Ball's Falls Conservation Area | Great Lakes Guide
  • Park
    Ball's Falls Conservation Area
    • 5 Recommendations

You will feel like you have stepped into a fairy tale at Ball's Falls Conservation Area. Located within the picturesque Twenty Valley, this area is home to spectacular scenery. Take a stroll along the Cataract Trail on the banks of Twenty Mile Creek and stop to watch as it plunges over the upper and lower falls. The trails also provide easy access to the famous Bruce Trail. This conservation area's mid-19th century industrial atmosphere has been well-maintained, with historic buildings scattered throughout the area. Be sure to explore the Ball family home, the old church, an operational flour mill, lime kiln, blacksmith shop, carriage shed, and more! This charming region has also become a popular event and wedding destination, and host to the annual Thanksgiving Festival featuring local artisans. And finally, a visit here is not complete without exploring the Ball's Falls Centre for Conservation — an award-winning LEED Gold certified facility with galleries, interactive exhibits, and educational displays about the area's rich natural and cultural history.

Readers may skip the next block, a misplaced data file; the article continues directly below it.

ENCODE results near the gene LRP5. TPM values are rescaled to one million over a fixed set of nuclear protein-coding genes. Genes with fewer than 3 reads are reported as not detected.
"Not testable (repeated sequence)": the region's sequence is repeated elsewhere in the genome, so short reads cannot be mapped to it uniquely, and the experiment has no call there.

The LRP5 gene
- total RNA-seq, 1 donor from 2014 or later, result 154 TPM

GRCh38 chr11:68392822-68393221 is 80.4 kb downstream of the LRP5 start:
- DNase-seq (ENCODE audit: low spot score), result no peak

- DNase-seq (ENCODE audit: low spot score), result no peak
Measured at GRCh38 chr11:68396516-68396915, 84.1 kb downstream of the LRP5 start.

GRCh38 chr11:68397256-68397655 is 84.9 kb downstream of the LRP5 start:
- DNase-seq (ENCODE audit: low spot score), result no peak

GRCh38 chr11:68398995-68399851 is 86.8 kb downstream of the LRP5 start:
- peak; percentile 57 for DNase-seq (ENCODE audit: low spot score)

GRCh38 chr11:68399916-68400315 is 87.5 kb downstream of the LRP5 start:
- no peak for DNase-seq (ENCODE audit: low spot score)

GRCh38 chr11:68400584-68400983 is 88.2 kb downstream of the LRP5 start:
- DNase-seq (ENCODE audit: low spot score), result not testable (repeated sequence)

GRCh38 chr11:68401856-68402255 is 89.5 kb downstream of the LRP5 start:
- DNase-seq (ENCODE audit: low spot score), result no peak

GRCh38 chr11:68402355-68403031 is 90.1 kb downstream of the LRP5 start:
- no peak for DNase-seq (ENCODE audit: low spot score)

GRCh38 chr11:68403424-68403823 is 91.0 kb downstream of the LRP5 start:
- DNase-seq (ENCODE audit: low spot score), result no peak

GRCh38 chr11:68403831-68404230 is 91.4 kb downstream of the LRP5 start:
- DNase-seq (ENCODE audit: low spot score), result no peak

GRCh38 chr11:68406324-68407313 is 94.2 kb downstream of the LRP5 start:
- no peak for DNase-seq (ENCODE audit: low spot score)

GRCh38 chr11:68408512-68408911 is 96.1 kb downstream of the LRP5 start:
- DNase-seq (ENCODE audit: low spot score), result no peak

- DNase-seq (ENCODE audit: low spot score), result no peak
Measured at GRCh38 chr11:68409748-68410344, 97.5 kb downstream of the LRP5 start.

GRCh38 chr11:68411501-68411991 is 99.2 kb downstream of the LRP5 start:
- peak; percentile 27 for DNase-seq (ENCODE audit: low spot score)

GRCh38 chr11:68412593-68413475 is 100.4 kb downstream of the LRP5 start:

Watersheds

  • Traditional Territories

  • Treaties

Address
3292 Sixth Avenue, ON L0R 1S0

  • Weather
  • Current temperature
  • 14°
    Feels like 14°
Light rain in the morning and afternoon.

    • Humidity

    • 96%
    • Precipitation

    • 0%
    • Precip. type

    • None
    • UV Index

    • 0
    • Visibility

    • 13.1km
    • Sunrise

    • 7:40 AM
    • Sunset

    • 6:25 PM
    • Wind gust

    • 17.5kph
    • Wind speed

    • 17.5kph
    • Wind direction

    • South

    • Today

    • 18°
    • 11°
    • Wednesday

    • 14°
    • Thursday

    • 17°
    • Friday

    • 13°
    • Saturday

    • 15°
    • Sunday

    • 17°
    • Monday

    • 17°

it’s been really encouraging for me over the past few years to see all of the strides that we’ve made forward in terms protecting headwaters, protecting river systems that flow into Lake Ontario, and really seeing a lot of benefits of that work come in terms people who now grow up and regularly swim in Lake Ontario.



Lake Ontario, ON
Leigh Paulseth
Lake Ontario Watershed